BRUSSELS // The US secretary of state, John Kerry, yesterday urged Nato to prepare for the possible use of chemical weapons by Syria and called for alliance members to boost their assistance to the Syrian opposition.
Attending his first meeting of the alliance's governing body, the North Atlantic Council, as the US's top diplomat, Mr Kerry said contingency plans were needed to guard against the threat of a chemical-weapons strike.
Nato ally Turkey borders Syria and would be most at risk from such an attack. Nato has already deployed Patriot missile batteries in Turkey.
"Planning regarding Syria, such as what [Nato] has already done, is an appropriate undertaking for the alliance," Mr Kerry told Nato foreign ministers.
"We should also carefully and collectively consider how Nato is prepared to respond to protect its members from a Syrian threat, including any potential chemical weapons threat."
Nato's secretary general, Anders Fogh Rasmussen, noted that "the situation in Syria has dramatically deteriorated" and "continues to pose a threat to regional stability".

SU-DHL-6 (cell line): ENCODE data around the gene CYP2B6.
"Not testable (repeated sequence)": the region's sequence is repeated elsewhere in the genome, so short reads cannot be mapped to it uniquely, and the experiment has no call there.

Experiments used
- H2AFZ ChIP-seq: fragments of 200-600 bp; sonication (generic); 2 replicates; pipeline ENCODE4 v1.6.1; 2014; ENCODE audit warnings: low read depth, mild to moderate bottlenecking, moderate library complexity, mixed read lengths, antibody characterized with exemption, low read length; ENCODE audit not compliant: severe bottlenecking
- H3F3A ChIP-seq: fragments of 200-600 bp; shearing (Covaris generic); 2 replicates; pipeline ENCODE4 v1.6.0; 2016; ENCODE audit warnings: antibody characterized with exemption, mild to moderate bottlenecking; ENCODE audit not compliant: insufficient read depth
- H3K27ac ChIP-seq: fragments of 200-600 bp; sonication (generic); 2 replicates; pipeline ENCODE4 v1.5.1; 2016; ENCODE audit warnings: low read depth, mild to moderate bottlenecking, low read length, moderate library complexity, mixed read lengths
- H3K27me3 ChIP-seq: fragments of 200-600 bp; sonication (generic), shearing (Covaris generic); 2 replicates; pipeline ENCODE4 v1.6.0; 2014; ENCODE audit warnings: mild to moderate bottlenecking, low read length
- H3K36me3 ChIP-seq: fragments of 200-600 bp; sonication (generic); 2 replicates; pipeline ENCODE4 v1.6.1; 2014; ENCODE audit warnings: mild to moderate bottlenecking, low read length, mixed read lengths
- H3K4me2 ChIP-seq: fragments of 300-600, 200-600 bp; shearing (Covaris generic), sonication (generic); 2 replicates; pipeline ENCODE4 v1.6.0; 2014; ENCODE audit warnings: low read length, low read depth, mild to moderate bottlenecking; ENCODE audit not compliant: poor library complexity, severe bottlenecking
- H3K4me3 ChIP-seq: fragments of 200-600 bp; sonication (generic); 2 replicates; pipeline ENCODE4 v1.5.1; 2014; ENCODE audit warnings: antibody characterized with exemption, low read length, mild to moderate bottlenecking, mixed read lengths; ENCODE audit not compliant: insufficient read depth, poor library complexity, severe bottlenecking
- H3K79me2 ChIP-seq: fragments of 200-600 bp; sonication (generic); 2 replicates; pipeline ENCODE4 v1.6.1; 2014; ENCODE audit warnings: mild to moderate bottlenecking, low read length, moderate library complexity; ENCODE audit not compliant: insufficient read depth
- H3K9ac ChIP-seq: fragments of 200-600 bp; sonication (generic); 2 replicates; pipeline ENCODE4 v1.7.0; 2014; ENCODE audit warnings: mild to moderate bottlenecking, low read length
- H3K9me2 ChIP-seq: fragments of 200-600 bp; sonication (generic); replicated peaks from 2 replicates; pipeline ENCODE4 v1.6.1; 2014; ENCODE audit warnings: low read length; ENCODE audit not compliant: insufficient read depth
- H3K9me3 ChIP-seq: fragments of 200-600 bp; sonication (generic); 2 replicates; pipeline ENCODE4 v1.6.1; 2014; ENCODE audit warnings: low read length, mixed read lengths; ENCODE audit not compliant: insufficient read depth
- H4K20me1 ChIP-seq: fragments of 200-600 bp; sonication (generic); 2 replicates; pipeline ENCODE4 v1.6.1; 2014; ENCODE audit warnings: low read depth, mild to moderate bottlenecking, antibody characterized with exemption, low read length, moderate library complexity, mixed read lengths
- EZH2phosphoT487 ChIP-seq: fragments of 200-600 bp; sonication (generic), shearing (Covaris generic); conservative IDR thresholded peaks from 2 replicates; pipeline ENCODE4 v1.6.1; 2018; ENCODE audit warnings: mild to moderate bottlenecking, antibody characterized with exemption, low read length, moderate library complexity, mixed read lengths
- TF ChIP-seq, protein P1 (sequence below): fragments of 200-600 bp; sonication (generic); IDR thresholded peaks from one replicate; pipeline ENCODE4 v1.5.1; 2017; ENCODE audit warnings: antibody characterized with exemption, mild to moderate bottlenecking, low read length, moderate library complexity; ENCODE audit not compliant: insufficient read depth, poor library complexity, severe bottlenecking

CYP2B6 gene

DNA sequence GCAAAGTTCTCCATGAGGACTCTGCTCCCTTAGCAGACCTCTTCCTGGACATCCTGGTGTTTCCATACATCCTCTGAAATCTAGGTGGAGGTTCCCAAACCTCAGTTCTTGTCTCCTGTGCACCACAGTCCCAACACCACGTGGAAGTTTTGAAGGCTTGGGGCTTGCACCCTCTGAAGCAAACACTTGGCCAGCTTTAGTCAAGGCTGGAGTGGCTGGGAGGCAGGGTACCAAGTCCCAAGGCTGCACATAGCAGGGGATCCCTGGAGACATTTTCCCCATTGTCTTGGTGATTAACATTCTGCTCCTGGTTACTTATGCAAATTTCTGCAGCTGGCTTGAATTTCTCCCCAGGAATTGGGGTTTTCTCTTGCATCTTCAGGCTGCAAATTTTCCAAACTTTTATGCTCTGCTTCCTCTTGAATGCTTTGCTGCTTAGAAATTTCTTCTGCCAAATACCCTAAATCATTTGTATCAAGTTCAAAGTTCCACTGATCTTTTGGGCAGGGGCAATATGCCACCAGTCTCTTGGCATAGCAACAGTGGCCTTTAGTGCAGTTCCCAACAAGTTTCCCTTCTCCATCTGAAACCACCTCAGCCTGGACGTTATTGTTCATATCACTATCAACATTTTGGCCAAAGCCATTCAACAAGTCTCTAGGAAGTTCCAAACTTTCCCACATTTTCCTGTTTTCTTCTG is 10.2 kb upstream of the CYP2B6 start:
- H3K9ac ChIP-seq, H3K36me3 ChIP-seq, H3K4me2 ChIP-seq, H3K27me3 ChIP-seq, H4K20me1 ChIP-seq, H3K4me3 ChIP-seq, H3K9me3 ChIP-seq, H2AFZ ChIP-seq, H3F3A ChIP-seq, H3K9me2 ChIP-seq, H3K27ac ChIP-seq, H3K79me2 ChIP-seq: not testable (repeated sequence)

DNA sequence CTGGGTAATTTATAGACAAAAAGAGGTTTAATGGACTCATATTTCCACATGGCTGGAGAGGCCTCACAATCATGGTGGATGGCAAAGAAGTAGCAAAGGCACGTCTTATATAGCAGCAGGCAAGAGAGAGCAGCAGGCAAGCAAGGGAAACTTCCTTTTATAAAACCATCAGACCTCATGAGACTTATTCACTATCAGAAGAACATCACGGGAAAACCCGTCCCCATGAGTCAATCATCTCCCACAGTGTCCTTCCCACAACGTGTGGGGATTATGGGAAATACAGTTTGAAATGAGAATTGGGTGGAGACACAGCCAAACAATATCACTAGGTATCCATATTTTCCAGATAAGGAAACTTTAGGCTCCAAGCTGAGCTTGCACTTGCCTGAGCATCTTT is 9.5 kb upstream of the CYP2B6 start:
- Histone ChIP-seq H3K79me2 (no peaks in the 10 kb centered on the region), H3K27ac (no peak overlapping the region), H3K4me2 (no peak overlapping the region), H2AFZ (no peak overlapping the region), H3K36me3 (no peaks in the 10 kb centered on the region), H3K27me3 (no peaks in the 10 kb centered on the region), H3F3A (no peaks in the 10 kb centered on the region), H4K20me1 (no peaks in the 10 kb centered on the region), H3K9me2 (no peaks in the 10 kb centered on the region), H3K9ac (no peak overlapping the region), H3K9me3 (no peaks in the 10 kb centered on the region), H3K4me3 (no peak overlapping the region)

He said the alliance was "extremely concerned about the use of ballistic missiles in Syria and the possible use of chemical weapons". But he also noted that Nato has not yet been asked to intervene.
"There is no call for Nato to play a role, but if these challenges remain unaddressed they could directly affect our own security," he said.
Rasmussen said Nato's commitment to Turkey was "rock solid" and that the alliance had "plans in place to ensure the effective defence and protection of Turkey."
Despite the deterioration in the situation in Syria, Nato officials say there is virtually no chance the alliance will intervene in thecivil war.
Mr Kerry said his administration was "looking at every option that could possibly end the violence and usher in a political transition" and that plans were needed now to ensure that there was no power vacuum when that took place.
On Sunday in Turkey, Mr Kerry announced that the US would double its non-lethal assistance to the Syrian opposition, possibly including defensive military supplies for the first time.
The US is not giving the rebels arms and ammunition but is not opposed to others doing so as long as the recipients are fully vetted and the supplies are channelled through the military council.